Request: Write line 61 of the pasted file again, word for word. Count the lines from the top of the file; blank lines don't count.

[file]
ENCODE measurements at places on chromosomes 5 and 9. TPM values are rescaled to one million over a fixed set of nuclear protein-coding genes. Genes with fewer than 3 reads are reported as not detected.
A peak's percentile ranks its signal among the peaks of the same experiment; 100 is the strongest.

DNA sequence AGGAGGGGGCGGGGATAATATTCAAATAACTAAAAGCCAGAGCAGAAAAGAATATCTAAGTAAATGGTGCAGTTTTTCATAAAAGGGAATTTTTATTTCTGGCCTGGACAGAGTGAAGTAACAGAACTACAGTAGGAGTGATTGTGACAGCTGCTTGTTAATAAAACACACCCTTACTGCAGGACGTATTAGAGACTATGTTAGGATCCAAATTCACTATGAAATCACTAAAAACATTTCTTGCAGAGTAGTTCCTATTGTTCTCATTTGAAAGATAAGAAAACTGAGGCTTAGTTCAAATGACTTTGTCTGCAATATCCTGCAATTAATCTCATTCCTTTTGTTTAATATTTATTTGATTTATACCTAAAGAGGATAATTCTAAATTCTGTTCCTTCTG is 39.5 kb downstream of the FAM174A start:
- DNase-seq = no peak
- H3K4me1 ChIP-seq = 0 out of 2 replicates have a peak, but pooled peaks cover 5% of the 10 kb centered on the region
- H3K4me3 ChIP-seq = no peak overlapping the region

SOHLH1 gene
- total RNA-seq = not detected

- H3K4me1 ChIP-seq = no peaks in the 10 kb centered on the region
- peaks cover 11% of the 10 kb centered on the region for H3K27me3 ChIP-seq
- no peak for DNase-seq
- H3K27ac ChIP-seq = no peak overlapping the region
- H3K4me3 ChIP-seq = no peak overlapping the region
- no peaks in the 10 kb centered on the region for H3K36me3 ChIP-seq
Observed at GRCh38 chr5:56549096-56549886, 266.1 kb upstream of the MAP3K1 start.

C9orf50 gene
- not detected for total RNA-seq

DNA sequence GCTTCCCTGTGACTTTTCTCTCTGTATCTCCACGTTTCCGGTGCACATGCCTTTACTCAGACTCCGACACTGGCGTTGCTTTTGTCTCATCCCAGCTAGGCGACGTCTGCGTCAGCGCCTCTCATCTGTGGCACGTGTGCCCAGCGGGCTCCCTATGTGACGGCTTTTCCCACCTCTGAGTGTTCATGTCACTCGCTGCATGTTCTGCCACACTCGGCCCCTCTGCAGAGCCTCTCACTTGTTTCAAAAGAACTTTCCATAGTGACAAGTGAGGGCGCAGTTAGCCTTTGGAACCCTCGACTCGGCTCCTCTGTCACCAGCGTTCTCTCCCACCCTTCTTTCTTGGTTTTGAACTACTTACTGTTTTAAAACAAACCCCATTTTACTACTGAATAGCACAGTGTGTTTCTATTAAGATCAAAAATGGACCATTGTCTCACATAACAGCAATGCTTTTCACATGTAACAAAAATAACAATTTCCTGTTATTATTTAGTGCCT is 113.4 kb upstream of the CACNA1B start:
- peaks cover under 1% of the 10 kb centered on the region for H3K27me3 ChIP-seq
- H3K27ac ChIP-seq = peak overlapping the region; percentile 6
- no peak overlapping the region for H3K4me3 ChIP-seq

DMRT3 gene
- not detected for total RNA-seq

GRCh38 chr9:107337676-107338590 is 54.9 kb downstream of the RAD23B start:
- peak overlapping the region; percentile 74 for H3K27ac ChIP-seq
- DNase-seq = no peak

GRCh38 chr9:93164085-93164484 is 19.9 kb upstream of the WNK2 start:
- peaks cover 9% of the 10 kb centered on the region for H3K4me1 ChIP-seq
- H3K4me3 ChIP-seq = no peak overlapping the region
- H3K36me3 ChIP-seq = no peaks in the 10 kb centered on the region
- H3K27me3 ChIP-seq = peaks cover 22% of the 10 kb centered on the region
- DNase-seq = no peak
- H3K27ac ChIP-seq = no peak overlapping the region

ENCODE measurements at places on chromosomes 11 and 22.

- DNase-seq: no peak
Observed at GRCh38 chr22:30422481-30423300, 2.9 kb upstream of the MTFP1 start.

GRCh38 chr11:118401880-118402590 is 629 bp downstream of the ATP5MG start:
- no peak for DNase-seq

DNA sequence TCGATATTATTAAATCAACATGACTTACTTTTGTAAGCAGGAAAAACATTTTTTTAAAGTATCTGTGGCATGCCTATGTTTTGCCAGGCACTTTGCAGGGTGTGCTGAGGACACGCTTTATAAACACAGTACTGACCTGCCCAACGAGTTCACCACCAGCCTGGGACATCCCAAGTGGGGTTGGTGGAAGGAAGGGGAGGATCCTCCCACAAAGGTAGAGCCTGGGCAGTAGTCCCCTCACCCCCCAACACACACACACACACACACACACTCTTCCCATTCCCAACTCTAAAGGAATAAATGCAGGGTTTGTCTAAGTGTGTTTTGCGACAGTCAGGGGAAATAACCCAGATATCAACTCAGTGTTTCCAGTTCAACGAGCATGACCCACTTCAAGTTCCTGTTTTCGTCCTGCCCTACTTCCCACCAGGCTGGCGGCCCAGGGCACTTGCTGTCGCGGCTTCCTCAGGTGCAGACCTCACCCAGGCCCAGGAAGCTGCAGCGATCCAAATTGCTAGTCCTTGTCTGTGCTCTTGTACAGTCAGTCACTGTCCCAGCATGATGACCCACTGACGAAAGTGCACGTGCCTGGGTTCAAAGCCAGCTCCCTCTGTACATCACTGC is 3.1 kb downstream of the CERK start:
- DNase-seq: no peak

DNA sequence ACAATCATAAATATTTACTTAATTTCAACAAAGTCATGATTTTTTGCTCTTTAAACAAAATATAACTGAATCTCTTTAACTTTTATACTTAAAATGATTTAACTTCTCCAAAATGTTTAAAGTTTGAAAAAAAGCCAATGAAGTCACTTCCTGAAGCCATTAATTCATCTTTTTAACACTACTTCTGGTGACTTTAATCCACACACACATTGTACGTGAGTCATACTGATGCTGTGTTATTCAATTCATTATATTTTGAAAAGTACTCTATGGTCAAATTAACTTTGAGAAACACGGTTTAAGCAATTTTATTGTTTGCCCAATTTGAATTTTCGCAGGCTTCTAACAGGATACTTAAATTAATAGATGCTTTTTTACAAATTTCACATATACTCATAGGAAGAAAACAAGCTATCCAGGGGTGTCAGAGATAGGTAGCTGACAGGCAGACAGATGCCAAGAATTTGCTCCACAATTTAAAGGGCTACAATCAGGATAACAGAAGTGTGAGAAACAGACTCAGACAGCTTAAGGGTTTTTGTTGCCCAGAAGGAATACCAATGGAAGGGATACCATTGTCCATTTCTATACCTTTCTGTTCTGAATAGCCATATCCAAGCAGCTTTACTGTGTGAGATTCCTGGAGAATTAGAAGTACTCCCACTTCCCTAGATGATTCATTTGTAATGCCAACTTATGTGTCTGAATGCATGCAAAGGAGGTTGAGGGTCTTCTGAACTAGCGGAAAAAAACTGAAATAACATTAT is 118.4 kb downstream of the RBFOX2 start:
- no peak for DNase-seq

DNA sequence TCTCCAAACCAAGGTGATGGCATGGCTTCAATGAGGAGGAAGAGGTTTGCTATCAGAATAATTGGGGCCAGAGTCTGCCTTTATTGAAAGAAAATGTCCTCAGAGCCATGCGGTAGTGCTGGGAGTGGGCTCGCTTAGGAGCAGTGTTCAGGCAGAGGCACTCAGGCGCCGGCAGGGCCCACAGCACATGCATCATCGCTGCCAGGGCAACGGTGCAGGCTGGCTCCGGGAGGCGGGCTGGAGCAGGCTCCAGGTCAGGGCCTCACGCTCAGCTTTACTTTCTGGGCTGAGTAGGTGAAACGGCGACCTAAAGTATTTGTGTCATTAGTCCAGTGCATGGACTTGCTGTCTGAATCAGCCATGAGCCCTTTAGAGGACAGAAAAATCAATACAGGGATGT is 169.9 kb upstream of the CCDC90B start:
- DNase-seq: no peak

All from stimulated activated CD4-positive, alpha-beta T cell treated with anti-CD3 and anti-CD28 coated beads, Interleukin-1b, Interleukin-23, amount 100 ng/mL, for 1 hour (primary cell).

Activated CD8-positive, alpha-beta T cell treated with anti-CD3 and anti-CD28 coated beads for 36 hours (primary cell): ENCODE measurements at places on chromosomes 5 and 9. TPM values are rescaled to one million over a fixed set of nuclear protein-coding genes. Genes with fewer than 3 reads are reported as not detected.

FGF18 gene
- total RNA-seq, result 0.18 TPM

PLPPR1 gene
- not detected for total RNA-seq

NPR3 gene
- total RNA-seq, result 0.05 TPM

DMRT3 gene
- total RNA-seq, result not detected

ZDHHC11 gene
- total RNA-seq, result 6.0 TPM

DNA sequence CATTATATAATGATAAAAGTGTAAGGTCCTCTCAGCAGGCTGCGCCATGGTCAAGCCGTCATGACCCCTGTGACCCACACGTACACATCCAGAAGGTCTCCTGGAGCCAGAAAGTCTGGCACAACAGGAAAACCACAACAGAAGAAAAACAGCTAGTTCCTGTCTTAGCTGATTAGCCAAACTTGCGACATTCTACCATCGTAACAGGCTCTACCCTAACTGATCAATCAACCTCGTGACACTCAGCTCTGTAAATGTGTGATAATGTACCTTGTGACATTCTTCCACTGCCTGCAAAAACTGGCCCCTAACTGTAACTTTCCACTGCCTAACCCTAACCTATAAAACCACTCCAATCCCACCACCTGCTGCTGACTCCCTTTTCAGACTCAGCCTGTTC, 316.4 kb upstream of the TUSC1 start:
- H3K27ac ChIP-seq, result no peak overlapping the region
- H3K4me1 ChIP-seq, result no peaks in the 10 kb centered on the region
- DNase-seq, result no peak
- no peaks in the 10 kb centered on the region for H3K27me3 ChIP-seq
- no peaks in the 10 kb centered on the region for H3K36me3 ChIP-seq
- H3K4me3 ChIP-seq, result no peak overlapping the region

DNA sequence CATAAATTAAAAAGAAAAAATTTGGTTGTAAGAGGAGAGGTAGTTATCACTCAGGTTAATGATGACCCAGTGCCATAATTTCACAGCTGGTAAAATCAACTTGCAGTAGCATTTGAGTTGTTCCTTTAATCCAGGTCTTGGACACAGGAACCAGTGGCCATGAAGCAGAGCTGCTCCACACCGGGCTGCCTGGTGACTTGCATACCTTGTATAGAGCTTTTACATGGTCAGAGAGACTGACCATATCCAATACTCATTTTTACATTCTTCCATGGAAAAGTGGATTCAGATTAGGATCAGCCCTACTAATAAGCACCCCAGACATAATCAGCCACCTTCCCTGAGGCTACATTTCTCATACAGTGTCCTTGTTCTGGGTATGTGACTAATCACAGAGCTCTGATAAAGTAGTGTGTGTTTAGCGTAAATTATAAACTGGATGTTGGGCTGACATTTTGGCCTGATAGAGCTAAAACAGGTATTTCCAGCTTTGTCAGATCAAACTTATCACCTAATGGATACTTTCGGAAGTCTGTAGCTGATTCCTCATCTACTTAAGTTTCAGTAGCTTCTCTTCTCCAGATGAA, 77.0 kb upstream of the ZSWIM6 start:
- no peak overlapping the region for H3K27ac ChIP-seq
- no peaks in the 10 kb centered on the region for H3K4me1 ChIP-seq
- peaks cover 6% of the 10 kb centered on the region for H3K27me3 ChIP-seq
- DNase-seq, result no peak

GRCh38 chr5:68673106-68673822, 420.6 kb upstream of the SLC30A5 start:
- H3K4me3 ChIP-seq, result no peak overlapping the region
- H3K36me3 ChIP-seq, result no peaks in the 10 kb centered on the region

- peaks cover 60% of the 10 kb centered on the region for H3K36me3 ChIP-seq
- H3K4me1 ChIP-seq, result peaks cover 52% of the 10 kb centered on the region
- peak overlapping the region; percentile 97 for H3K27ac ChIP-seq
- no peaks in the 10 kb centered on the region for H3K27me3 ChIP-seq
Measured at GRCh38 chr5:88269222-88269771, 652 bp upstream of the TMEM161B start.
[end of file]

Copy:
- no peaks in the 10 kb centered on the region for H3K27me3 ChIP-seq